In 2002 Tunisia signed an agreement with the United States on bilateral trade and investment relations. Foreign direct investment in Tunisia was USD 1.5 billion in 2010, a 5.7 percent decrease from previous years. The political instability during and after the Tunisian revolution has made it all the more challenging for the country to attract foreign investors in the future.
Unemployment is at 15.3%, with that figure even higher among young people and women. Economic growth at the end of 2014 was just 2.4%, almost 4% below what is needed to curb unemployment. Tunisians deeply resent the 5.5% inflation rate, and unfavourably compare commodity prices to their pre-revolution levels. The Tunisian dinar (TND) has lost more than 20% of its value since 2010, with 1 TND now worth around $2, and the country’s international debt has climbed from 40.7% in 2010 to 52.9% in 2014.
The worsening economic conditions have directly contributed to a growing disillusionment among the Tunisian public with the outcomes of the revolution, despite its political successes, and has led to some yearning for a return to the old regime. All the political parties that ran in the October 2014 parliamentary elections against the winners of 2011 stressed the economy in a bid to seduce voters. The secularist Nidaa Tounes party, for instance, had an electoral banner showing a shopping bag in a popular market with the words “Temporary Dearness”, meaning that commodity prices would go back to their pre-2011 levels if they won. The banner was also a clear political jibe: “Temporary” is the nickname for the troika government of the Ennahda, CPR and Ettakatol parties.
Although the plummeting oil prices in 2014 were expected to help shore up the Tunisian economy, rampant corruption in the energy sector and the declining security situation in Libya (Tunisia’s key oil supplier) meant that any benefits were negligible. Drivers filling up at a petrol station still pay more for fuel than they did a year ago.
Tourism revenues, which are crucial to the Tunisian economy (6.5% of GDP and around 350,000 jobs), have almost returned to their 2010 levels. Yet European tourists, who were redirected by tour operators to struggling European countries such as Greece and Spain or have avoided Tunisia since the start of the Arab Spring, have largely been replaced by Algerian and Libyan tourists.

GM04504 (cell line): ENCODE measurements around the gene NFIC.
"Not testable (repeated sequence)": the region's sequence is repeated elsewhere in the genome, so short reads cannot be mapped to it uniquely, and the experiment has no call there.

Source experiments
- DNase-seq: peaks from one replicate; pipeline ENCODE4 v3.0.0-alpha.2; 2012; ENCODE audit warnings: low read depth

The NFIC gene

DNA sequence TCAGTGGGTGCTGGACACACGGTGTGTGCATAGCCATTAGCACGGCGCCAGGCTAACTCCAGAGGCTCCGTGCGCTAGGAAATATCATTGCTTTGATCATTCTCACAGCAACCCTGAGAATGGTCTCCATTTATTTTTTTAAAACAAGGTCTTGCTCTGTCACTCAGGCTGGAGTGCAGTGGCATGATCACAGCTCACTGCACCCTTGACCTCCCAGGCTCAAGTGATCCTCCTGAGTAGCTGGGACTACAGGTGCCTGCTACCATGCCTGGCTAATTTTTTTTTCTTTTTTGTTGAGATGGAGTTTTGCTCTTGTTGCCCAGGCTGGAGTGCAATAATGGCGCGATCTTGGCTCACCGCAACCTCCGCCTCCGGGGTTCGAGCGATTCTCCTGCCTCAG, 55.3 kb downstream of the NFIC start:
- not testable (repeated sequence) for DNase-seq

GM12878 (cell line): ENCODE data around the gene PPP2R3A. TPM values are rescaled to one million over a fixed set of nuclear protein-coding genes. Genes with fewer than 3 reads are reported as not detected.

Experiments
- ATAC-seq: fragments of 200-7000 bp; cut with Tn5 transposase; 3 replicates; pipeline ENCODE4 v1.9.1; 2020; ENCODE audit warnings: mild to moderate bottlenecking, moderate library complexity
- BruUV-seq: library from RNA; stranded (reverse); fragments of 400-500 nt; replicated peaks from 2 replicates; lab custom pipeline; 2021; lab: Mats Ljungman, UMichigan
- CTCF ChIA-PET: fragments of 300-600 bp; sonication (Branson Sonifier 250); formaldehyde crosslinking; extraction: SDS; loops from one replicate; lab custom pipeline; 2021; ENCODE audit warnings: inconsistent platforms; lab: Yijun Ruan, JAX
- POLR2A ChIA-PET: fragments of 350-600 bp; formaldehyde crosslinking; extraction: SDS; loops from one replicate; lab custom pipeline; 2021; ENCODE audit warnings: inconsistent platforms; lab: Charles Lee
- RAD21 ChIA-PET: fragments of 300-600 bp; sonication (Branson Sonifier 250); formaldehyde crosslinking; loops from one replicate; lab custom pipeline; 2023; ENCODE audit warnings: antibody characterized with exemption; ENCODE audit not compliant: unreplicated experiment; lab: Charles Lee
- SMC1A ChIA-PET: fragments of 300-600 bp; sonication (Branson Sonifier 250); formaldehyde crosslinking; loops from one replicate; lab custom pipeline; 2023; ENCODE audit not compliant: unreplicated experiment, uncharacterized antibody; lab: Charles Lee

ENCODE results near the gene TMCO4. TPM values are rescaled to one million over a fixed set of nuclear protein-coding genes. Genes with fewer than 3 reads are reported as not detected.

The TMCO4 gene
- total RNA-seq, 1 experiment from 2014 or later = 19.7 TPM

European tourists are preferred to their Arab counterparts, however, as they enhance Tunisia’s international appeal. They also bring a strong currency (euro) and are willing to buy traditional items, such as chechia headgear and jebba tunics, which are of little interest to most Arab tourists. There is widespread concern that the March 2015 terrorist attack on Tunis’ Bardo Museum, which killed 21 people including 17 tourists, will further hurt foreign tourism.
There is also a fear that the declining security situation in Libya will impact disposable incomes in that country, making holidays across the Tunisian border an unaffordable luxury. Coupled with this is the concern that the growing number of Libyan refugees in Tunisia could become a drain on the economy, as their financial resources dwindle but they continue to consume Tunisia’s subsidized goods (bread, oil and so on) and push up real estate prices.
People have become less respectful of state authority, seen as a remnant of the dictatorial regime, since the revolution. With waning state bureaucracy in Tunisia and the quasi-collapse of Libya, informal trade across Tunisia’s land borders has expanded considerably. Estimates indicate that informal trade now accounts for around 40% of Tunisia’s economy, depriving the state of significant tax revenues and diminishing its control over foreign currency. This has accelerated Tunisia’s tumble in international credit ratings (Moody’s, Standard & Poor’s) and tarnished its pre-2011 image as “the model pupil of the international institutions”.
In the face of this economic decline, the Tunisian government is likely to adopt unpopular measures advocated by the World Bank and the International Monetary Fund. These include cutting subsidies, reducing the number of public-sector jobs and crushing informal trade, and are the sine-qua-non conditions for receiving those institutions’ loans and grants. The USA, one of Tunisia’s main sponsors after the revolution, is also pushing for reforms, particularly of the judicial system, before it agrees to invest in Tunisia.
Government officials are reluctant to announce the measures publicly, but rely on allusions and gradual change. This has not stopped the spread of social movements. These are co-opted by UGTT, the leftist trade union which is known for its oppositional stance and broad powerbase.
Demonstrations and strikes are legion, affecting the productivity of offices and factories and contributing to the country’s general economic malaise. Local and international investors have threatened to withdraw from Tunisia if the movements continue at their current pace, but their threats have so far been ignored.
Leftist movements such as the Popular Front, and populist ones such as former President Moncef Marzouki’s Citizen People Movement, will spearhead the opposition to these measures, as Syriza has done in Greece or Podemos in Spain. The extent of their success remains to be seen. Economic indicators show that the country is in a fragile state, with the looming spectre of a return to authoritarian rule or a second revolution.